Legal advice: Belief management

Related tags Discrimination Harassment

New regulations to protect workers against discrimination based on religious groundsby Philip Henson of's legal team of experts from...

New regulations to protect workers against discrimination based on religious grounds

by Philip Henson of's legal team of experts from London solicitor Joelson Wilson.

I have written previously on the rapidly expanding area of discrimination law. This article explains the new regulations, designed to tackle discrimination in the workplace under the Employment Equality (Religion or Belief) Regulations which come into force on December 2, 2003.

The aim of this far-reaching new law is to protect "workers" by outlawing discrimination based upon their religion or similar beliefs. The regulations apply to all employers and businesses (regardless of their size). The regulation prohibits direct discrimination, indirect discrimination, harassment and victimisation.

Direct discrimination means treating other people less favourably than others, on the grounds of their religion or belief. An example of direct discrimination would be denying a bartender promotion on the basis that they are a Muslim.

Indirect discrimination means applying a provision or practice which disadvantages people of a specific religion or belief, and cannot be justified to meet a business requirement. An example of indirect discrimination would be to have a specific dress code which prohibits a Sikh man from wearing a turban.

Harassment is unwanted conduct that violates dignity or creates an intimidating, hostile, degrading, humiliating or offensive environment. This will extend to name calling and the use of offensive nicknames. It can be assumed that the courts will view racial harassment at work in the same way that they view sexual harassment at work.

Victimisation means treating people less favourably because of something that they have done under or in connection with the regulations, for example making a formal complaint to an employment tribunal or giving evidence against a work colleague.

Companies may have to pay compensation if harassment takes place in the work place, unless they can show that they took "reasonable steps" to prevent it. The regulations not only cover an employee's religious beliefs but also extends to their "perceived" beliefs if, for example, they are being discriminated against on the basis that someone mistakenly believes them to be of that religion.

The new law also extends to prevent an employee being discriminated against on the basis of the religion or beliefs of the people with whom they associate. So, for example, if an employee was harassed at work because he or she had a large selection of Hindu friends then this could give rise to a claim for discrimination.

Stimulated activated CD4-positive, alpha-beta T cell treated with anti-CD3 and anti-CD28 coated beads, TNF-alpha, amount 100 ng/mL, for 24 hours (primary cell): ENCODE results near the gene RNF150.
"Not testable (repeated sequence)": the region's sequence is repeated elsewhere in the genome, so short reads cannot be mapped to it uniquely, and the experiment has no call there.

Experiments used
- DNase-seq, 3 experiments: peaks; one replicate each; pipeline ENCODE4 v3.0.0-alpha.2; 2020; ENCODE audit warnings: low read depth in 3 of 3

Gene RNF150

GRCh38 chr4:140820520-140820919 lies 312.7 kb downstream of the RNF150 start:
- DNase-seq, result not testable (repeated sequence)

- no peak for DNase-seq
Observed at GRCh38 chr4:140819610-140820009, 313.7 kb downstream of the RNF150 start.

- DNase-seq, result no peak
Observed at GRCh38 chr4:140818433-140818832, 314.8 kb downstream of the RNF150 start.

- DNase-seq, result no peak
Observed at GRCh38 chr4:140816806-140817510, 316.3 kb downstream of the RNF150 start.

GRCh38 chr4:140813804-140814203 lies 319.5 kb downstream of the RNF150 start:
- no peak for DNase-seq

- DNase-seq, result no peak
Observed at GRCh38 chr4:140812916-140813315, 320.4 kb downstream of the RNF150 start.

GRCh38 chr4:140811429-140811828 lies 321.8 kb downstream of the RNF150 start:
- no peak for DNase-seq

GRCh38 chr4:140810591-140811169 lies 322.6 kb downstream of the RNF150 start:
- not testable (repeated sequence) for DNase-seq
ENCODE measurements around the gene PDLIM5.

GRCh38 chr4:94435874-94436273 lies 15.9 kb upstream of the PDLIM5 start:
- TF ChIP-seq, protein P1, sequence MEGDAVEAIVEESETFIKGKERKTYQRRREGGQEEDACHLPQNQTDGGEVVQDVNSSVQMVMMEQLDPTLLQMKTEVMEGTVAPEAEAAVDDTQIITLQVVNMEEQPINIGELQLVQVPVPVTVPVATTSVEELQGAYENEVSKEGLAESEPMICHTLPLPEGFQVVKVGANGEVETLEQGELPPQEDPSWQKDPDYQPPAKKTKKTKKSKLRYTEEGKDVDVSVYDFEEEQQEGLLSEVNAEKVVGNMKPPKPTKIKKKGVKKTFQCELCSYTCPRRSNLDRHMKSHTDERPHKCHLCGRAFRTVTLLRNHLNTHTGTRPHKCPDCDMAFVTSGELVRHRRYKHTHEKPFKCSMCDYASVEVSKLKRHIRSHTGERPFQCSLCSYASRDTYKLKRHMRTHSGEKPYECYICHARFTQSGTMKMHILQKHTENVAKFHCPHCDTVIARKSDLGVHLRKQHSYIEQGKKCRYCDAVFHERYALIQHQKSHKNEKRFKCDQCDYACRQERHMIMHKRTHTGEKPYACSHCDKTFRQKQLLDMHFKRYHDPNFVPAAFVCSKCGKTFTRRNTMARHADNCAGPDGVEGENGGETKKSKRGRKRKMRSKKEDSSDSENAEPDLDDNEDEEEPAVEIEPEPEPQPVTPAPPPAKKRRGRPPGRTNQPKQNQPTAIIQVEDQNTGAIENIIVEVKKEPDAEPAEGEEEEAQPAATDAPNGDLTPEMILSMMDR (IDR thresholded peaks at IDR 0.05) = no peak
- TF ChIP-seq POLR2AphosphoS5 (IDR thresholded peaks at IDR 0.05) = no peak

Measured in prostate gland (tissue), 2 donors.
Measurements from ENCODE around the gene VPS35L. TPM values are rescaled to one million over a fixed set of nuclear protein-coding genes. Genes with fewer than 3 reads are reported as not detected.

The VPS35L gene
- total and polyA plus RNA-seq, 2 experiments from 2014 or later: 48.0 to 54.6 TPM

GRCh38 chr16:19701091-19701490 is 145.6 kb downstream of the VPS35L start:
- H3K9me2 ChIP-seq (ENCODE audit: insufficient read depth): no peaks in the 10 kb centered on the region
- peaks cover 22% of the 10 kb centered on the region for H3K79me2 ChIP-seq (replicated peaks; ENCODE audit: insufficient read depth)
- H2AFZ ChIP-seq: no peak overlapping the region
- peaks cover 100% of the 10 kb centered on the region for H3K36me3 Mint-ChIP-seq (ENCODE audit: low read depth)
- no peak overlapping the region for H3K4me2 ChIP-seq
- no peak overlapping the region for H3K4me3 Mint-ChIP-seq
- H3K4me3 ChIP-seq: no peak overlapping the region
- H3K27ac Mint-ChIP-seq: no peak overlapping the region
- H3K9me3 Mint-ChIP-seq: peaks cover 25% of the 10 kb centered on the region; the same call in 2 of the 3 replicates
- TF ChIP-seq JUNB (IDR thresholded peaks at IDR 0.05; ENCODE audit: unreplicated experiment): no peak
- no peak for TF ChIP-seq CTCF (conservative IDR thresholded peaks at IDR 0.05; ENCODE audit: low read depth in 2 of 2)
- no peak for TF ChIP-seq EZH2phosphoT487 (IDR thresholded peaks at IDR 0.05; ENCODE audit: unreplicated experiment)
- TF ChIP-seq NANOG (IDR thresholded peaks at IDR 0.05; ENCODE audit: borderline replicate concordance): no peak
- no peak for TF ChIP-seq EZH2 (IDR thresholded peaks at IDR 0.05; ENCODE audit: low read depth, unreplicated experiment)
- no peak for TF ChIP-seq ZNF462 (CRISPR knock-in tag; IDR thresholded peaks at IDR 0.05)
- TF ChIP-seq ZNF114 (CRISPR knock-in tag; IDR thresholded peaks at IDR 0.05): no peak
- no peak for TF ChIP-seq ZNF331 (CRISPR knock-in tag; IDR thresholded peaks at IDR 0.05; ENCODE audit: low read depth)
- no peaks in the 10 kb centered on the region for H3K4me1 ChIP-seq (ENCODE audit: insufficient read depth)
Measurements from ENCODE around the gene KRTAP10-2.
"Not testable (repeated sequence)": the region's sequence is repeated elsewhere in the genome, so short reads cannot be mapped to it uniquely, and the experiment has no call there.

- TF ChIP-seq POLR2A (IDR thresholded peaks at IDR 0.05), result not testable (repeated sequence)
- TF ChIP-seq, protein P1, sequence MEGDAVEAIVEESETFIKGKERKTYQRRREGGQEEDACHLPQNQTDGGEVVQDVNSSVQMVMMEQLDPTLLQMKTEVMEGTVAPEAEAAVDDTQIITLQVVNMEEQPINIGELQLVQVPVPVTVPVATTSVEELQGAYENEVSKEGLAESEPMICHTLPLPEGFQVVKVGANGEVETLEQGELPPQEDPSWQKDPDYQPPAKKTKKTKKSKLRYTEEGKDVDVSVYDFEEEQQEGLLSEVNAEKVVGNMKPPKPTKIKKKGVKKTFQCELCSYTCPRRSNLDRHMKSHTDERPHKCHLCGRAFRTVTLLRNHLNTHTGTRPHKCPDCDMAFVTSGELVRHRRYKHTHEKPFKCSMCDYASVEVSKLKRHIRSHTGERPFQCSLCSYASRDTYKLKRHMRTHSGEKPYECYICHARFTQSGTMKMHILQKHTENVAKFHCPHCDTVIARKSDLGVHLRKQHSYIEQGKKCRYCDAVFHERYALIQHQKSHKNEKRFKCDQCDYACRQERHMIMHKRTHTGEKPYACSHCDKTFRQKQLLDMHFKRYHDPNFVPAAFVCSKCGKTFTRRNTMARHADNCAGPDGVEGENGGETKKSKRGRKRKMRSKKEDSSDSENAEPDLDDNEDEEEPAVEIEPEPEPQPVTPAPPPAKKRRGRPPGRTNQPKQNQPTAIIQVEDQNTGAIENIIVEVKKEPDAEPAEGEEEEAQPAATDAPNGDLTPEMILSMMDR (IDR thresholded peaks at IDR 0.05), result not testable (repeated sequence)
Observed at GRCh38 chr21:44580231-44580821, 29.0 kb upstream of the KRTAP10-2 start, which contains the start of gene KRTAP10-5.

The word "belief" is not defined in the new law. However guidance issued by the Department for Trade and Industry states that the definition does not protect against discrimination on grounds of belief "not akin to a religion or similar philosophical belief".

In very limited circumstances employers may be exempt from the regulations if there is a "genuine occupational qualification". This is viewed in relation to the context in which the job is carried out and the nature of the work. This exemption is very narrow in scope and is generally reserved for positions within the church.

There is a three-month time limit within which an employee has to make a complaint to an employment tribunal, although it is foreseeable that this will be interpreted liberally if there is an ongoing period of discrimination.

The Advisory, Conciliatory and Arbitration Service (ACAS) recommends that employers should adopt good working practices to eradicate discrimination within the workplace.

Thought has to be given to the new laws at every stage from advertising a position and the recruitment process through to supplying references for staff who have left.

The Advisory, Conciliatory and Arbitration Service (ACAS) has published draft guidance for employers on employment equality which can be read at The guide also provides a list of the beliefs of the main religions and all religious holidays.

Another very helpful website is

A brief guide to good practice

  • Do not ask intrusive personal questions at interviews
  • Invite applicants to make their special needs known
  • Promotions should be fair and equal with no reference to religion or similar beliefs
  • Develop an effective complaints procedure
  • Consider dietary requirements of staff when preparing food
  • Have a trained designated person to deal with equality matters
  • Consult staff regularly
  • Communicate to staff that it is unlawful and unacceptable to discriminate on the grounds of religion or other belief.

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